ATLANTA (AP) — Henrik Stenson broke another club Friday — this time by accident.
And it didn't matter.
Playing with only 13 clubs in the bag after his 4-wood broke on the practice range, Stenson made three birdies on the opening four holes to shoot a 4-under 66 and build a four-shot lead over Adam Scott after the second round of the Tour Championship.
For all his birdies, the best move he made all week was deciding to put the 4-wood in his locker instead of carrying it with him.
Stenson heard a funny sound after hitting five shots on the range and realized the club's face had caved in. A television viewer who heard about the incident called the PGA Tour to see if the Swede had kept it in his bag, and officials checked with Stenson after his round.
If he had left it in the bag without using it, Stenson would have been assessed a four-shot penalty — the margin of his lead. If he had used the club, he would have been disqualified.
Stenson was at 10-under 130 going into the third round and might be playing a course far less firm. The forecast is for rain most of day, and the starting times have been moved up to Saturday morning with hopes of getting the round in.
"It might seem like a large lead, but four shots during two rounds is not that much," he said. "So I'm pretty cool about that. I'm just going to go out and try to do the best I can for the next two days. And hopefully, that's good enough."
Tiger Woods is not in position to halt the hottest player in golf. Woods was headed toward the best round of the day, sitting at 5-under through 13 holes, when he made double bogey on the 14th, had a triple bogey on the 17th and wound up with a 71. He was 14 shots behind.
It was the first time since the 2011 PGA Championship that Woods began a tournament with back-to-back rounds over par.
"I put everything I had into that start and didn't have much at the end," Woods said.
Scott was one shot behind Stenson at the start of the round, but quickly fell five shots back with a couple of poor tee shots. The Australian played the last 14 holes without a bogey and wound up with a 69 that put him at 6-under 134.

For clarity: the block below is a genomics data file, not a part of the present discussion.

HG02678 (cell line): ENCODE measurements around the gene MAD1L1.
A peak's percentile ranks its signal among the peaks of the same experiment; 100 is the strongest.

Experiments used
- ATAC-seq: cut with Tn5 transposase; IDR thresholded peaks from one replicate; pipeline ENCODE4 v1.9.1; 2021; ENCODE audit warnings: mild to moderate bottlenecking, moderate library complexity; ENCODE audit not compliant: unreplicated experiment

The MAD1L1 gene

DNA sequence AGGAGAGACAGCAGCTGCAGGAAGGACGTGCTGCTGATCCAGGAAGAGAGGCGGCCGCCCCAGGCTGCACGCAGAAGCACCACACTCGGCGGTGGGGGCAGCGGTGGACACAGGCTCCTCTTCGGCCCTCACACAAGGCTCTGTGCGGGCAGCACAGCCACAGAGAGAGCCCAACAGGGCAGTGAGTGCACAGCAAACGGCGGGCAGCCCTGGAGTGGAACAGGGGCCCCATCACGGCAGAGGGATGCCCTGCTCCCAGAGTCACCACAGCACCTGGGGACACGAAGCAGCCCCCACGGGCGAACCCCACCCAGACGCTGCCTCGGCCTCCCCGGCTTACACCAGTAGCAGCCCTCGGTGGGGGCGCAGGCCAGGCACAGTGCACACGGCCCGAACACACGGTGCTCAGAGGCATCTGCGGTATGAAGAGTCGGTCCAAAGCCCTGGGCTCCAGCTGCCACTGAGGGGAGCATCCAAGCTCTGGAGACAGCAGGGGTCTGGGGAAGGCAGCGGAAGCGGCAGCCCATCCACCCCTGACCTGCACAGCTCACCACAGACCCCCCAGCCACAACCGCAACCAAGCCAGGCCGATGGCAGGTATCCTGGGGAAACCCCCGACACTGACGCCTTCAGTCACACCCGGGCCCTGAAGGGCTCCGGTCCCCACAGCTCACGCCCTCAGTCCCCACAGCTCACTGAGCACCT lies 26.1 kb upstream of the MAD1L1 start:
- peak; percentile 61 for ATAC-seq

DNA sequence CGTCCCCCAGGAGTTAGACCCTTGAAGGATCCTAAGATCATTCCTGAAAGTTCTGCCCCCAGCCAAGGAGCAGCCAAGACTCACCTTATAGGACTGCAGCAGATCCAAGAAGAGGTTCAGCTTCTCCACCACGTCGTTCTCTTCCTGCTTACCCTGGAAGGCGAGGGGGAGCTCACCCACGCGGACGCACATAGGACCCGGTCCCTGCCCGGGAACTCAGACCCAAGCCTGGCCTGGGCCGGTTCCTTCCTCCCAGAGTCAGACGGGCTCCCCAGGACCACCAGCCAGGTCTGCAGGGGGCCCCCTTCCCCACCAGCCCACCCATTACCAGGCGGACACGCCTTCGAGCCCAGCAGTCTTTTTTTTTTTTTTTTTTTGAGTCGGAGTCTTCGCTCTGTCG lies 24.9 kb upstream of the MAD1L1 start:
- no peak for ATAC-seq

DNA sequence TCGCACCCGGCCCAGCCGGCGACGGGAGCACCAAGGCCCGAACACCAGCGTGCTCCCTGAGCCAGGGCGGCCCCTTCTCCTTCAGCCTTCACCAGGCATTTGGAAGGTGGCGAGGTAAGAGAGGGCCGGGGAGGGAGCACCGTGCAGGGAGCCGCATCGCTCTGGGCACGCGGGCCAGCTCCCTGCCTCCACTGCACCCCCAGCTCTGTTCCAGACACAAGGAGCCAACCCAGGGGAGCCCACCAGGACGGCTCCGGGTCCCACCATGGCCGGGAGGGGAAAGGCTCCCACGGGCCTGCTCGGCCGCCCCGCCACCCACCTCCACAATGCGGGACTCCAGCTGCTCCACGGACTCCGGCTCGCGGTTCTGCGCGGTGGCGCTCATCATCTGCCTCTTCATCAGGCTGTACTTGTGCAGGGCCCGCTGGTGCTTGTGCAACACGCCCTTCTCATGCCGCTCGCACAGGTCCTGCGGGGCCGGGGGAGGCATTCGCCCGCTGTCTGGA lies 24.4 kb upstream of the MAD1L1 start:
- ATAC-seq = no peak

The Masters champion chose to look at a different number — not four shots back, but only a guy ahead of him.
"Henrik is playing fantastic, so he's got this thing under control at the moment. But not for 36 holes," Scott said. "I think there's too many good players here. It's not just myself or someone at 5 under.
"If it is softer tomorrow because of rain, there could be a lot better scores because it's playing probably as tricky as it can at the moment."
Jordan Spieth, the 20-year-old rookie, had a 67 and was five shots behind. U.S. Open champion Justin Rose, Dustin Johnson and Billy Horschel were another shot back.
There's never a dull moment with Stenson, who only last week made news for all the wrong reasons when he smashed his driver on the final hole of the BMW Championship and tore up his locker at Conway Farms.
"They're not going to believe me anyway after last week that the 4-wood broke during natural causes," he quipped.
His hope was to find a new head in a nearby pro shop, though it was unlikely he could test it in time with the early start Saturday. Told that Stenson only had 13 clubs in the bag, Scott said, "It didn't seem to bother him."
Stenson (No. 2) and Scott (No. 3) are among the top five seeds in the FedEx Cup who could take home the $10 million bonus simply by winning the Tour Championship. Woods could still win the FedEx Cup if both of them falter, which is looking unlikely halfway through the tournament.
Scott has even more at stake — a win might be enough for him to win PGA Tour player of the year.